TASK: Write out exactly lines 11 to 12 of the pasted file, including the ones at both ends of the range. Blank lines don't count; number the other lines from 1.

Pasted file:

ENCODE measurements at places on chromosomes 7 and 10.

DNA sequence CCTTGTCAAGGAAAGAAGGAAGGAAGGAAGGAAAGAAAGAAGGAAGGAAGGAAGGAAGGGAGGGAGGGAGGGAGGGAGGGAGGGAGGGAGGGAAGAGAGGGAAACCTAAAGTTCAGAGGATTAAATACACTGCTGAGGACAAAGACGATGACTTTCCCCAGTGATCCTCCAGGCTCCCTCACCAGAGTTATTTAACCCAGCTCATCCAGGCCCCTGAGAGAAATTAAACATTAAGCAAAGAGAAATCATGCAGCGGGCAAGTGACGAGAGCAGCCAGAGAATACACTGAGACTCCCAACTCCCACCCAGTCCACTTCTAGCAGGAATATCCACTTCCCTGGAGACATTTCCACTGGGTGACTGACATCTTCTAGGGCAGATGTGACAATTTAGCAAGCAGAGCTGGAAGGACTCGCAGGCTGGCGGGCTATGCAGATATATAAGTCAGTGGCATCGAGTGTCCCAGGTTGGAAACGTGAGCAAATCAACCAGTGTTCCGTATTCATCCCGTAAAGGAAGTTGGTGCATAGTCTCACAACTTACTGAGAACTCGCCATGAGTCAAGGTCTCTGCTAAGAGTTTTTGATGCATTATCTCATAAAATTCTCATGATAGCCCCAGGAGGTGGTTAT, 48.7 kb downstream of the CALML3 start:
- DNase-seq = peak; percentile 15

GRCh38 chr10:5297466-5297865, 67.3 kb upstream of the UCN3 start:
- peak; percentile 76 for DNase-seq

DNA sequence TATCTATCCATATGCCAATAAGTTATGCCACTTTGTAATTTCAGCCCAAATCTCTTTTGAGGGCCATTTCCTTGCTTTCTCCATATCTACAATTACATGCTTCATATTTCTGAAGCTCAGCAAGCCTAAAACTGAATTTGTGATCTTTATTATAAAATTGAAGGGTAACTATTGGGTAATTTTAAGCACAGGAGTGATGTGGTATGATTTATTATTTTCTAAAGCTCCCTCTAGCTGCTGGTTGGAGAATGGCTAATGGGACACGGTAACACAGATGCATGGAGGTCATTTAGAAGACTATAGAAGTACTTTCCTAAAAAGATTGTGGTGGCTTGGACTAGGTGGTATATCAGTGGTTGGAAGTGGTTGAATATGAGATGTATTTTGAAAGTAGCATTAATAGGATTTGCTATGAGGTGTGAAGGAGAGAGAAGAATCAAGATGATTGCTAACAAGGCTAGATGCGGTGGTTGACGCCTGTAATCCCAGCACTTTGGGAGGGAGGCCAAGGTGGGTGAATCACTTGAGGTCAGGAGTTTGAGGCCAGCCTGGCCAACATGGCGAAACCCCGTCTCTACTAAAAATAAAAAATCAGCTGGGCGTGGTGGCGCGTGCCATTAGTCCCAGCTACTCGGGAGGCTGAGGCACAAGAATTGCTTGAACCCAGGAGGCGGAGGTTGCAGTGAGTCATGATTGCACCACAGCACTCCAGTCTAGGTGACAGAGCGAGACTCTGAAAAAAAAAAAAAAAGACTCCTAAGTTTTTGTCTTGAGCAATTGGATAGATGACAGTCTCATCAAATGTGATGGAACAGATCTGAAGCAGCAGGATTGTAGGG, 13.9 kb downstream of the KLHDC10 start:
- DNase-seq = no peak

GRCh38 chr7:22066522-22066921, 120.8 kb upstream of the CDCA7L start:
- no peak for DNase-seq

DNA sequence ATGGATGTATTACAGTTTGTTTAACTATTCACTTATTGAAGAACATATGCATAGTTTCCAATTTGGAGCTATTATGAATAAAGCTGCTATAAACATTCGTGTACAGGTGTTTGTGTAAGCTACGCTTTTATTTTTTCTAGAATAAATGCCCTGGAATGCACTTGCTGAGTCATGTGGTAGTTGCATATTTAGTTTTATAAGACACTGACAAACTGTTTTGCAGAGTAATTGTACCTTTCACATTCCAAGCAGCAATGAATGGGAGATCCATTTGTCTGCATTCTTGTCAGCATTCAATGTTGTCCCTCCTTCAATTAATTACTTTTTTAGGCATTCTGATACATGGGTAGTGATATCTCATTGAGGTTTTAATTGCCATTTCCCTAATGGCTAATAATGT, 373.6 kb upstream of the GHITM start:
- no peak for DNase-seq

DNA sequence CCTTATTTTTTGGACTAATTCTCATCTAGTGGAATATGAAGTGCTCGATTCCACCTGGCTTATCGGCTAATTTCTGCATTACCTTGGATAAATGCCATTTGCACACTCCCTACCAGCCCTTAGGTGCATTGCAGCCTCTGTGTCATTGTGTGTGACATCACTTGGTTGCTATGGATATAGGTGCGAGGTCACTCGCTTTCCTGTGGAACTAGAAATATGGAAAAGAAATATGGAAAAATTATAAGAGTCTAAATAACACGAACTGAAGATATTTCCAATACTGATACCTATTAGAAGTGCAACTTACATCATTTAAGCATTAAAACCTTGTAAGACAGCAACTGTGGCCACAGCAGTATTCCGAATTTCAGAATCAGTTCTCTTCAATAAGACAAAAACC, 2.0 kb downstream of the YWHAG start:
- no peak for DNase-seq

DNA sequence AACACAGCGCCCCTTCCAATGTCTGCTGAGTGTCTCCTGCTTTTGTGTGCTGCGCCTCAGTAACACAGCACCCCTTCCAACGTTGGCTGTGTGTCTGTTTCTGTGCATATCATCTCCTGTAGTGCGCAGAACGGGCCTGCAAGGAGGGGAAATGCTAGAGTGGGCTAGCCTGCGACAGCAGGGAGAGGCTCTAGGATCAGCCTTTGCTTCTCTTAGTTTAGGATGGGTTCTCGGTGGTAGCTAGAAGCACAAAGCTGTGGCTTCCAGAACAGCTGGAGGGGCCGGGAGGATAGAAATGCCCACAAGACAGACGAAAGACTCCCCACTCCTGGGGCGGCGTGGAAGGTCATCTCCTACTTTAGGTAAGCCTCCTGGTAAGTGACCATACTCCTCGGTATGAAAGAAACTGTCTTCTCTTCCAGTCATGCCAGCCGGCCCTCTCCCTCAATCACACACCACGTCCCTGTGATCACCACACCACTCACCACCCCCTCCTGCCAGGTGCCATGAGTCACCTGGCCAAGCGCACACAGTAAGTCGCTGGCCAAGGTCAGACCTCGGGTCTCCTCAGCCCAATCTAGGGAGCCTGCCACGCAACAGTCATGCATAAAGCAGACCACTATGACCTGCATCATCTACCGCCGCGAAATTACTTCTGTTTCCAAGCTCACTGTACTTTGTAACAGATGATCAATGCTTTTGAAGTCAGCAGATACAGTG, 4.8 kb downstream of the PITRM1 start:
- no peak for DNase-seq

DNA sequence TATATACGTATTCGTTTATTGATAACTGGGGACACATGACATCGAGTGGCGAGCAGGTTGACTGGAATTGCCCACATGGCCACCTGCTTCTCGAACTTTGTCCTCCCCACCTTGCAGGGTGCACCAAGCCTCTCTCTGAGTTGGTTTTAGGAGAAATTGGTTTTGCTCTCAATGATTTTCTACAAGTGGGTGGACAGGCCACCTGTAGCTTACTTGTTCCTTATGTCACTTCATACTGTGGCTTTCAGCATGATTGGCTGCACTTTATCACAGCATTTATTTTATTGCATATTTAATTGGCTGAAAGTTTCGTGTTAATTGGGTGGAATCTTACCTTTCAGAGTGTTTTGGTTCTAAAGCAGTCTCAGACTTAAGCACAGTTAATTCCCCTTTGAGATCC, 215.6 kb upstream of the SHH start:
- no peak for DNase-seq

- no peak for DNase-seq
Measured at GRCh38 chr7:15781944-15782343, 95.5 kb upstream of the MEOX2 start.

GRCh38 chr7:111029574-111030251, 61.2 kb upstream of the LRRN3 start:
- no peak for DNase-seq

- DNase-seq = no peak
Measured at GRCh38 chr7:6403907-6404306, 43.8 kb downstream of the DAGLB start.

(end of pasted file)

- no peak for DNase-seq

DNA sequence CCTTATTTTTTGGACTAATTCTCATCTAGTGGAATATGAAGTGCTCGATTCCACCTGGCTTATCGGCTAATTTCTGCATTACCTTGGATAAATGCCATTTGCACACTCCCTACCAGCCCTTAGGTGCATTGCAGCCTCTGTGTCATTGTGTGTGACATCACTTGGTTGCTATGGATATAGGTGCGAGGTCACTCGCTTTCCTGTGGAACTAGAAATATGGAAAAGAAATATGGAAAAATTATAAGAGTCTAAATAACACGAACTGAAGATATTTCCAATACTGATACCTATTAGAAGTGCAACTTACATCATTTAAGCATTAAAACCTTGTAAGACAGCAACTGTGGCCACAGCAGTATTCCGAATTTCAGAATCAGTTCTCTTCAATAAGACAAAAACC, 2.0 kb downstream of the YWHAG start: